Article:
Thursday, December 15, 2011

When the Economy is the Grinch that Stole Yule, Take a Lesson from Whoville

This year, as with the last few years, the holiday season is tainted with the depressing and hard-to-fix problem of economics. There isn't the money to buy the presents. There isn't the money to spring for the trips to see other family. There isn't the money for the holiday feasting. There just isn't the money...

Now my family does not do materialism very well, but we exchange a few gifts. Some people have spending limits this year of just $150-300. We stay around $25-50 no matter what. But this year, even $25 seems to be in short supply.

We scrimp and save. I gave up on a "big" gift from my parents so that Stormie could get the gift he wanted (a gun, to hunt... meat - which will theoretically help us save on buying groceries). My gift ideas for my immediate family has been completely practical - a winter coat for myself, pajamas for Bug, pants for Ladybug.

I shop for deals and cover my eyes before clicking the "order" button, just because I'm not sure we can afford it. I collect Swagbucks to earn gift cards to offset - partially or completely - the cost of shopping. We buy only one or two holiday decorations each year - and pack everything away carefully for the years to come. We are going to make our gingerbread house from scratch rather than buy a kit (that doesn't taste good anyways).

Some of our holiday traditions this year include (or have included): putting up and decorating the Yule tree together, burning a Yule Log candle when we eat our Yuletide feast, discussing our DYGs (Dark of the Year Goals - see my blogs on the Dark of the Year)...

The thing is, and I have discussed this with many people over the past weeks, that the most memorable holiday traditions are often the ones with little or no cost. All kids remember the times they played games all night with their family, the drives around town looking at the lights and decorations, making cookies and crafts together. Kids don't remember what they got for presents six months later. They remember the time they spent together with family. It's all about the togetherness. It's all about the love.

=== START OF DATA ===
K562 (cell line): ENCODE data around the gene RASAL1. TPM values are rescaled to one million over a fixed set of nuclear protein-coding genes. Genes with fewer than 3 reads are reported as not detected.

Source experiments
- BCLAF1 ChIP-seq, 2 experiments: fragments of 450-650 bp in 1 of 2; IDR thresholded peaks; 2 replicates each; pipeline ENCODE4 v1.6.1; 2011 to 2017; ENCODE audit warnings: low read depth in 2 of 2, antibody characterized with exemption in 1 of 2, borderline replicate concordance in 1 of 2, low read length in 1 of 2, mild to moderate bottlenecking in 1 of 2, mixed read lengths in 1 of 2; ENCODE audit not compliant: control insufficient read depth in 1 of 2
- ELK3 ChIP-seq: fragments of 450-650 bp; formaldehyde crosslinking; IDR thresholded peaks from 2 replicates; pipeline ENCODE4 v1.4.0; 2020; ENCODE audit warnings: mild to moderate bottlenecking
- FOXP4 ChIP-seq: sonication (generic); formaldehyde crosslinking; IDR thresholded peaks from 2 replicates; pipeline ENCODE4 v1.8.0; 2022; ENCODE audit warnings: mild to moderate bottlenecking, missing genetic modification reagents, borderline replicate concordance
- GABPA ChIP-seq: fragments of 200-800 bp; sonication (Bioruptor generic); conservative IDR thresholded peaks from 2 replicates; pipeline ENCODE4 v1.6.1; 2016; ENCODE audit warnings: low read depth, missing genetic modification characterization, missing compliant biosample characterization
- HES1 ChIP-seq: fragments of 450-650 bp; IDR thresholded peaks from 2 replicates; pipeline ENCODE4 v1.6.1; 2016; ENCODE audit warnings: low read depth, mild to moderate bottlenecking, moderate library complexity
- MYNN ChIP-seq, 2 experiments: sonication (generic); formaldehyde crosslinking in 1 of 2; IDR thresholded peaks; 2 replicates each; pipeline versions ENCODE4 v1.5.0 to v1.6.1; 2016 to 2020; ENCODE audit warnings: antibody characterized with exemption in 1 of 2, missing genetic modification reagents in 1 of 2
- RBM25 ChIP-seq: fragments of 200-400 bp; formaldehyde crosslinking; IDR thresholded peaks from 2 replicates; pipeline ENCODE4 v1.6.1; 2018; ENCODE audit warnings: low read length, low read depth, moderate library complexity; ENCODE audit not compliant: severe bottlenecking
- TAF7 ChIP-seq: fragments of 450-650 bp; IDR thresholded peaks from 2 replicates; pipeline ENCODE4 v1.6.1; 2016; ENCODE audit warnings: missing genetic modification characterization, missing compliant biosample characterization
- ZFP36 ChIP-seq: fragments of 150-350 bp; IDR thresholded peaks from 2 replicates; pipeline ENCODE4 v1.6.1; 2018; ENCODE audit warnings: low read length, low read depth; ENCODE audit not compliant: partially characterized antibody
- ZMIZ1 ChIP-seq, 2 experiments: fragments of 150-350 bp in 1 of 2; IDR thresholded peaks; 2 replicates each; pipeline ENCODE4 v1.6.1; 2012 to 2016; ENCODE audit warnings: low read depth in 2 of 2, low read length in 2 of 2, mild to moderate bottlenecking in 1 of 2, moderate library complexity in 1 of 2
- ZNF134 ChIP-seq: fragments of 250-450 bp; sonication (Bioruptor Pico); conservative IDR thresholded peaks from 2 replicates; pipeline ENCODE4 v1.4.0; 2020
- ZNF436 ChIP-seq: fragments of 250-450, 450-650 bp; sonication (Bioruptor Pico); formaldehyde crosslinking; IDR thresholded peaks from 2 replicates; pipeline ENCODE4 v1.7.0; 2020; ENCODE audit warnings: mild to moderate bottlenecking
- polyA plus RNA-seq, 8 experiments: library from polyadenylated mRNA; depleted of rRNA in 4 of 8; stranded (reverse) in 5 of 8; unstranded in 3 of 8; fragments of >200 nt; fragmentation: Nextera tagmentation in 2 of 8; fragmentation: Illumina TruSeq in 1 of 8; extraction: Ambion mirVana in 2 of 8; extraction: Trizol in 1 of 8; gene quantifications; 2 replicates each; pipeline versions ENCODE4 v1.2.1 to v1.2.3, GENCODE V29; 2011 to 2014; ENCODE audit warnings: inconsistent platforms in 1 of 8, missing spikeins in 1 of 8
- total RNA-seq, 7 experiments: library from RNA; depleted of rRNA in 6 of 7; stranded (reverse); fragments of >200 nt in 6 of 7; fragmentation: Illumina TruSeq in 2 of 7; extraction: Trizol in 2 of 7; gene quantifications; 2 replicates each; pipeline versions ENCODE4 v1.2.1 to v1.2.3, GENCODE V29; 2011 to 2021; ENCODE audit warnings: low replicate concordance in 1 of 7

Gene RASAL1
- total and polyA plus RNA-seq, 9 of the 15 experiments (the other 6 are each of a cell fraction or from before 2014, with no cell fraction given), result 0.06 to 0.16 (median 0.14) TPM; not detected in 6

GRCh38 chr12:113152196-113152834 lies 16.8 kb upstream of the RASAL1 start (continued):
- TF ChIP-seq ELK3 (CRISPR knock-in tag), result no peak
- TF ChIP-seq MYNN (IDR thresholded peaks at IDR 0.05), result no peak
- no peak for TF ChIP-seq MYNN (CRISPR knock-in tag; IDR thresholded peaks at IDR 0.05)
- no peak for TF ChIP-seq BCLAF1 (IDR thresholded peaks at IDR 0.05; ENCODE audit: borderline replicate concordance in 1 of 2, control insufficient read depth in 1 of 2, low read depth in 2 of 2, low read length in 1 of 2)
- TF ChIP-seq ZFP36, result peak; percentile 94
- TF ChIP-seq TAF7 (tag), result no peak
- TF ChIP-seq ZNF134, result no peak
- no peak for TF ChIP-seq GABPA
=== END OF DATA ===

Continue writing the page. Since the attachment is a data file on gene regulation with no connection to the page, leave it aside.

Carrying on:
To this end, I've decided to not stress about presents (after all, Gramma & Grampa will certainly buy more than we have room for), not stress about parties (school parties only last an hour anyways), not stress about travel (we'll get there when we get there - why add the pressure of holiday-time travel?), not stress about what anyone, outside of me and Stormie and Bug and Ladybug, thinks of whether we are celebrating "enough" or "appropriately".

Who cares about how much money I spend on the holidays, except the giant corporations with one eye on the bottom line and their hands reaching for my bank account? Oh, and my overly money-conscious brother, but I don't care what he cares about anyways.

Speaking of Who's, I have a holiday playlist (I *LOVE* Christmas songs) that has the song of the Who's. You know, the one they sing on Christmas morning, even after the Grinch stole all the STUFF and thought that would stop the celebration from coming. Then the Who's sing anyways, saying "Christmas day is in our grasp, So long as we have hands to clasp" and "Christmas day will always be, Just so long as we have we". The singing swells the Grinch's heart destroying the grumpiness of that grump and inspiring him to become heroic and generous.

I think the way things are going, the economy's oh-so-slow recovery, the protests over corporate and government corruption, the overt, peer-pressure MATERIALISM of the holiday season, we are all in danger of becoming a Grinch, or of letting the Grinch-economy steal our holiday. But we can embrace the Who's song and declare that this holiday is about celebrating US, celebrating FAMILY, celebrating people, not STUFF.

We have hands of friends and family to hold. We have us and all the happiness that "us" can be. Pull out all the stops this holiday season and concentrate on FUN and FAMILY. The corporate bottom-line will return Christmas once it sees that we don't need the "Who pudding and rare Who roast beast" or the noise-making toys and bleepity-bling.

"Then the Grinch thought of something he hadn't before. Maybe Christmas, he thought... doesn't come from a store. Maybe Christmas, perhaps... means a little bit more!"

"And what happened, then? Well, in Whoville they say - that the Grinch's small heart grew three sizes that day. And then - the true meaning of Christmas came through, and the Grinch found the strength of *ten* Grinches, plus two!"
"Welcome, Christmas, bring your cheer. Cheer to all Whos far and near. Christmas Day is in our grasp, so long as we have hands to clasp. Christmas Day will always be just as long as we have we. Welcome Christmas while we stand, heart to heart, and hand in hand."

Lyrics to Welcome Christmas:
Welcome Christmas come this way
Fahoo fores dahoo dores
Welcome Christmas, Christmas day
Welcome, welcome fahoo ramus
Welcome, welcome dahoo damus
Christmas day is in our grasp
So long as we have hands to clasp
Fahoo fores dahoo dores
Welcome Christmas bring your cheer
Fahoo fores dahoo dores
Welcome all Whos far and near
Welcome Christmas, fahoo ramus
Welcome Christmas, dahoo damus
Christmas day will always be
Just so long as we have we
Fahoo fores dahoo dores
Welcome Christmas bring your light
Fahoo fores dahoo dores
Welcome Christmas, Christmas day
Welcome Christmas, fahoo ramus
Welcome Christmas, dahoo damus
Welcome Christmas while we stand
Heart to heart and hand in hand
Fahoo fores dahoo dores
Welcome welcome Christmas Day...
Welcome, welcome X-mas day....

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